Cultivating crops like rice, as pictured here in the Philippines, requires a large amount of fresh water and has an environmental impact (© FAO/Lena Gubler)
The commitments are in line with the Water Action Agenda and the push to see all countries achieve the Sustainable Development Goals (SDGs) by 2030.
WD News: A worldwide network of water analysis laboratories and a tool to foster collective national level action to improve coordination on water management, are among the commitments recently announced by the UN Food and Agriculture Organisation (FAO).
Lifeng Li, Director, Land and Water Division at FAO, said that water accounts for 70 percent of global freshwater withdrawals, so rather than being a deal-breaker, agriculture could be a dealmaker in dealing with the crisis.
“It is doable,” he said, because there are many solutions to improve efficiency and reduce the amount of water used for agriculture. Indeed, in many larger countries, like China and the United States, the use of more sustainable water and land management practices has seen crop yields increase even as overall water used for agriculture had begun to decline.
“Irrigated agriculture is at least three times more productive”, he continued, stressing that the aim should be to improve efficiency, particularly as we would need to produce about 50 percent more agricultural products for our planet’s growing population by 2050. “We have seen this efficiency lead increased production of ‘thirsty crops’ like rice, sugar cane and cotton.”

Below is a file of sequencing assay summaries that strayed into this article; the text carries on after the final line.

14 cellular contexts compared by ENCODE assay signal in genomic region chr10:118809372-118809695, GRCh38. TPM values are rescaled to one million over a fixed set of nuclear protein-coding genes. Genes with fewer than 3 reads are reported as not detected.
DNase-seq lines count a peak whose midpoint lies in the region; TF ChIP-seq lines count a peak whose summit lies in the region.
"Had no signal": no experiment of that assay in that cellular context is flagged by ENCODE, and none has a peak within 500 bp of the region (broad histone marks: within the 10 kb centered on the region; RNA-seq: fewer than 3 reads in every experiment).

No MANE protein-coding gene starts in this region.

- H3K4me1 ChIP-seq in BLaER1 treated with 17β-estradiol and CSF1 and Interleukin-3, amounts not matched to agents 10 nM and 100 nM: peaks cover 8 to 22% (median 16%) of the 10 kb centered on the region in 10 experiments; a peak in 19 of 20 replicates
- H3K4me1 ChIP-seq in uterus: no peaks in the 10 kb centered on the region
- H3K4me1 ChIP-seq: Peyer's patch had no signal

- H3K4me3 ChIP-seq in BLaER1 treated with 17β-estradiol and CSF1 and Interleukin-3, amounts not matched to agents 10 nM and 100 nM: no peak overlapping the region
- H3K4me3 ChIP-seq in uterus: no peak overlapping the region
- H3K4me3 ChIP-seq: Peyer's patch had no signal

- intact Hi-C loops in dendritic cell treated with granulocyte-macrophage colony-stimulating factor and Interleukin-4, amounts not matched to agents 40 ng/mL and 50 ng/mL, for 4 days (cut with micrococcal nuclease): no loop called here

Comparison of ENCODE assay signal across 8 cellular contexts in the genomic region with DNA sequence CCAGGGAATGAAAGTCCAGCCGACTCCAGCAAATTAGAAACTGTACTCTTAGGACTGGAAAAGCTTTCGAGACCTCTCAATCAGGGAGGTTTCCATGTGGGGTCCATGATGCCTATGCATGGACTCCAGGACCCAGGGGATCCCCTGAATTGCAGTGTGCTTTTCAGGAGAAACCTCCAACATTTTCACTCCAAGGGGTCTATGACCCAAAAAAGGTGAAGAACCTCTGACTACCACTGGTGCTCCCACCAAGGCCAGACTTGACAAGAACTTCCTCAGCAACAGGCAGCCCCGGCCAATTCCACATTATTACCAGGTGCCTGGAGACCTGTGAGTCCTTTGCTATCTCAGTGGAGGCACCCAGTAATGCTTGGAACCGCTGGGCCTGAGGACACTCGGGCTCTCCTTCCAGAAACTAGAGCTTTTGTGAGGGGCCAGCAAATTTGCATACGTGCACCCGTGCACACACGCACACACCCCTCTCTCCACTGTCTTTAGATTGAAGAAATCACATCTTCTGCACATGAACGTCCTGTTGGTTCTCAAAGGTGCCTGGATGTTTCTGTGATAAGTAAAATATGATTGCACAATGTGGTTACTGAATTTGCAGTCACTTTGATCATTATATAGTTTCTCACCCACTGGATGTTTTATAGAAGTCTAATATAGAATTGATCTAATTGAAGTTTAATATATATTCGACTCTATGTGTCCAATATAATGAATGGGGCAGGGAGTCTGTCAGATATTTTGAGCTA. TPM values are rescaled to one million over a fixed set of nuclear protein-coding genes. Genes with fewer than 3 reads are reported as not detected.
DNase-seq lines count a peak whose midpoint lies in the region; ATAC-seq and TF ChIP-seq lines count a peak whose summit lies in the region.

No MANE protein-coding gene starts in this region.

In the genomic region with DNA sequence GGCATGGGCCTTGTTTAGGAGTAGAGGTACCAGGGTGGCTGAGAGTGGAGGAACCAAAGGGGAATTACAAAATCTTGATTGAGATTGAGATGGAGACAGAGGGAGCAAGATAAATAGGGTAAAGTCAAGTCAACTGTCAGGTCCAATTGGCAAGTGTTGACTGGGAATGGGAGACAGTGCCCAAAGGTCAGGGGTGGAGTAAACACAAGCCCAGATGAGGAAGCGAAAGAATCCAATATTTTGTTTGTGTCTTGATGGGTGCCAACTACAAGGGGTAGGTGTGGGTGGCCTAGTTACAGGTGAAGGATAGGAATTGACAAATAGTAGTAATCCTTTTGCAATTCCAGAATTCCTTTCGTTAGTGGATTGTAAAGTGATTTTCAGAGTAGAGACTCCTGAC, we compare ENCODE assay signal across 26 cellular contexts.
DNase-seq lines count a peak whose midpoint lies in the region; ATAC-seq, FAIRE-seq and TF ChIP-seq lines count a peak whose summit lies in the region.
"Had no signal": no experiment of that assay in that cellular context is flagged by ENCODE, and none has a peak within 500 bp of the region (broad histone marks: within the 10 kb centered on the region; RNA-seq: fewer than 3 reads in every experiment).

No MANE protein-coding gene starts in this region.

“We strongly believe that agriculture can contribute to a more water and food secure world in the future – if we first look at efficiency – and second, the agriculture sector should look at how to re-use and recycle water. For instance, many countries and especially in their urban areas, are making strides to re-use their wastewater, after it has been treated, for agriculture.
He also announced a “Global Dialogue on Water Tenure” within the framework of water governance, and to engage with Member States, as well as partners from civil society, academia, the private sector, and sister UN agencies, to define principles on the Responsible Governance of Water Tenure.
Source & image courtesy: UN